Henry IV Part One is my favorite Shakespeare play but a bitch to produce. For one thing, there is all that history, which Elizabethans would have known but with which modern audiences are much less familiar. Add to that all those fight scenes, and you have a lot to deal with besides the text and scene work. Orson Welles’ greatest movie, Chimes At Midnight, is a masterful retelling of Henry IV Parts One and Two plus a little of The Merry Wives of Windsor. His purpose was to focus on the story of Falstaff, Shakespeare’s greatest creation.
I have seen some six or eight productions of Henry IV Part One and been a part of two myself. I feel I know this play. The problem with the current production at A Noise Within is that the director also plays Falstaff. This isn’t a movie, where you can shoot a scene over and over until you get it right. For a director to take on dealing with all that history, as well as those fights (well choreographed by Kenneth R. Merckx, who also plays The Douglas), while also playing the lead, takes a lot of chutzpah. The result here is that the play often seems a collection of speeches tied together at a fairly swift pace. I am sure with time the actors will do what actors do and gradually fill the characters, talk instead of speechify, and play the scenes. For now, certain scenes just lie there waiting to be explored rather than just “acted.”
Geoff Elliot (the director and Falstaff) has some wonderful moments, carefully chosen places to shine. But his performance seems too calculated, punctuated by an “old man shuffle,” a sing-song voice, and a fat suit. He is not helped by the fact that there are two older actors in the cast, belying his age makeup. His is the same mistake that Kevin Klein made recently in New York. Neither of them is right temperamentally to play the role of Falstaff, at least at their respective ages (Klein is older). They are romantic, heroic, leading men, not really character actors, though it can be argued that every role is a character role. Elliot is a wonderful actor and his performance may grow, and far be it from me to say he shouldn’t have attempted it.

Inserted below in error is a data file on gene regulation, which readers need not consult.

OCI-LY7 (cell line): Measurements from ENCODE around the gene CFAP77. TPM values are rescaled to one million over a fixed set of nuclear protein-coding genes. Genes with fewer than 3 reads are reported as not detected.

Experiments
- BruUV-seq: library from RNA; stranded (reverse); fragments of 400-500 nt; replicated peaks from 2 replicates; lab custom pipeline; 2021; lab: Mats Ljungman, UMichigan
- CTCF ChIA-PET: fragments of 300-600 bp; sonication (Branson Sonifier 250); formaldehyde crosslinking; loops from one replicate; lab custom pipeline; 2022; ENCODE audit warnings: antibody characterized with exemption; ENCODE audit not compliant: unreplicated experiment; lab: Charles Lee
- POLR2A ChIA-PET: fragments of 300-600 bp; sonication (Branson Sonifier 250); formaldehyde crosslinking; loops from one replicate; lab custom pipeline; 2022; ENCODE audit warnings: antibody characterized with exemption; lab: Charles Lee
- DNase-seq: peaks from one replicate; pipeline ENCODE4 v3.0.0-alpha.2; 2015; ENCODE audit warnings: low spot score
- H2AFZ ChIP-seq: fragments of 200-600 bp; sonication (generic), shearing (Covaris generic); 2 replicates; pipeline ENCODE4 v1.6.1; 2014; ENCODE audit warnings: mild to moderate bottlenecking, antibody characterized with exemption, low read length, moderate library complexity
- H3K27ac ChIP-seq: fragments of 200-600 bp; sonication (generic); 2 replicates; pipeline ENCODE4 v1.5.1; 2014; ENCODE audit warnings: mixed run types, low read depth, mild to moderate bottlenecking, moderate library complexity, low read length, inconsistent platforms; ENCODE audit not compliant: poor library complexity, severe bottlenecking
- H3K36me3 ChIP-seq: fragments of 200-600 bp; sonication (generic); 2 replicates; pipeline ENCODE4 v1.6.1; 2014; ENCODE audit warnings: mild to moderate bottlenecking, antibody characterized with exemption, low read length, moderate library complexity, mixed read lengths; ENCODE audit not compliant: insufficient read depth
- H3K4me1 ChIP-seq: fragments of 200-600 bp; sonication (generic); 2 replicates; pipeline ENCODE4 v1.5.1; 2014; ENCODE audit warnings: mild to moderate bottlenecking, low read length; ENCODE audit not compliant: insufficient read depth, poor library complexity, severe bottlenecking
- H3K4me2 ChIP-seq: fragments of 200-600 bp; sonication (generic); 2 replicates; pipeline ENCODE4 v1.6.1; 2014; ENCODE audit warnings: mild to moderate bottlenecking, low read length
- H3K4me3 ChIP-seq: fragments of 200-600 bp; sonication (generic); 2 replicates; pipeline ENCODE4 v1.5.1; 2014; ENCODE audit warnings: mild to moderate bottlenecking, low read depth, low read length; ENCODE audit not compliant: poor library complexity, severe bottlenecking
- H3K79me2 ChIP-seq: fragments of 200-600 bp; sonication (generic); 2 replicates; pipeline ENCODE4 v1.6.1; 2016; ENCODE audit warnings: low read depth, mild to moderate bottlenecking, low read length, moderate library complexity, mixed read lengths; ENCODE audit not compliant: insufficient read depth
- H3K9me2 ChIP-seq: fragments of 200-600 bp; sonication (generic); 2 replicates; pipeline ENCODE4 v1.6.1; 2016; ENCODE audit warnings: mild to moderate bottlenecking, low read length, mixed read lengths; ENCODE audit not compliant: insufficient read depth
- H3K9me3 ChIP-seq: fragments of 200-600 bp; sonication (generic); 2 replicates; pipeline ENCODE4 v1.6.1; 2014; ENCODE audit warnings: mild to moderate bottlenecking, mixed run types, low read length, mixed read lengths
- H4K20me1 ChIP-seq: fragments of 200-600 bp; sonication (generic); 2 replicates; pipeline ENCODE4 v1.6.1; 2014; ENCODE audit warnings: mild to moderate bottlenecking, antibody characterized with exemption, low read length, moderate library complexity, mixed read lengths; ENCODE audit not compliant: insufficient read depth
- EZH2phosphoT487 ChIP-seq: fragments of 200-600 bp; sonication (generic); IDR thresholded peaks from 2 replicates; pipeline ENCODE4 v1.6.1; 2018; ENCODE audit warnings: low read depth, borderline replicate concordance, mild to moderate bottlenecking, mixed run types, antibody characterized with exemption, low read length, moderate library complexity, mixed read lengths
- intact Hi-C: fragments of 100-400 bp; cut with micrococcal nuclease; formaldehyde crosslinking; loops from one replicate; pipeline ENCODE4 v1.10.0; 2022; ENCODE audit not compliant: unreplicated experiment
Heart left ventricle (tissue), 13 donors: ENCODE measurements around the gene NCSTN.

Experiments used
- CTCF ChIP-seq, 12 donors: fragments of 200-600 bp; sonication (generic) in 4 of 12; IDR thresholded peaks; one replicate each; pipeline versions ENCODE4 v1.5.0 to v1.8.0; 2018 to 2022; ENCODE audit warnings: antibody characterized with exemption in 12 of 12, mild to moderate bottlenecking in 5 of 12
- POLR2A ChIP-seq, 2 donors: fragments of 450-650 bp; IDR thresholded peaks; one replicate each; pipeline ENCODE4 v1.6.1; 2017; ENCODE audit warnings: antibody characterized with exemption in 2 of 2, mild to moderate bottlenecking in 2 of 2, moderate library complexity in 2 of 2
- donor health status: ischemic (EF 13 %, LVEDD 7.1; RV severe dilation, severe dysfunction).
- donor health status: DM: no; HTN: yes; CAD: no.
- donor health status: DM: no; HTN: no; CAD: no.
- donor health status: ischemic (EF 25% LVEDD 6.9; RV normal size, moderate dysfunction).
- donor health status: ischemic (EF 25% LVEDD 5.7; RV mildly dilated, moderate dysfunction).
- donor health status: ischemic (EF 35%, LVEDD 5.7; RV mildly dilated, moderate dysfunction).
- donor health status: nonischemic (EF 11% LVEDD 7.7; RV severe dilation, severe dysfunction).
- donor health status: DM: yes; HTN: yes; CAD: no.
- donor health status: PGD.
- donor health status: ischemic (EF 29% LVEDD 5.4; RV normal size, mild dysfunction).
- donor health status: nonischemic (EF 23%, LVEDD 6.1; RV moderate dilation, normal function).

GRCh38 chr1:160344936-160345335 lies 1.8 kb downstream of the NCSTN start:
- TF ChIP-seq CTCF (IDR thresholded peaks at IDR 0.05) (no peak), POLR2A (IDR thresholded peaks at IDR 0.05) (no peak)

All this is not to say there aren’t some fine performances. I liked Jill Hill’s Mistress Quickly, Steve Weingartner’s Worcester, William Dennis Hunt’s Bardolph (a delight), and Robertson Dean’s Henry (though he may be too young to play it). Freddy Douglas is a terrific Prince Hal and I hope he gets to play Hal in the complete history cycle. He is British, and his speech contrasted with most of the rest of the cast – everything he said was understandable. I once wanted to see “bad“ English Shakespeare so I went to a pub to see this play. The cast would run from one end of the bar (the Court) to the other (the Tavern). Silly, yes, but every word was clear. I guess they have it in their genes.
Lastly, a special "bravo" to J. Todd Adams’ Hotspur. The role is flashy (Olivier chose to play it rather than Hal) and Adams gives it his all. I am used to seeing him play comedy, which he does extremely well. Who knew he could take his shirt off, show his ripped body, and tear into a dramatic character? I have known Todd since he was an apprentice at the Utah Shakespearean Festival, where he stole the show playing Simple in Merry Wives of Windsor. I love seeing his growth and strength as an actor.
Go see this production. Although there is nothing revolutionary here, it is quite respectable and will grow with time. Through May 18 at A Noise Within in Glendale.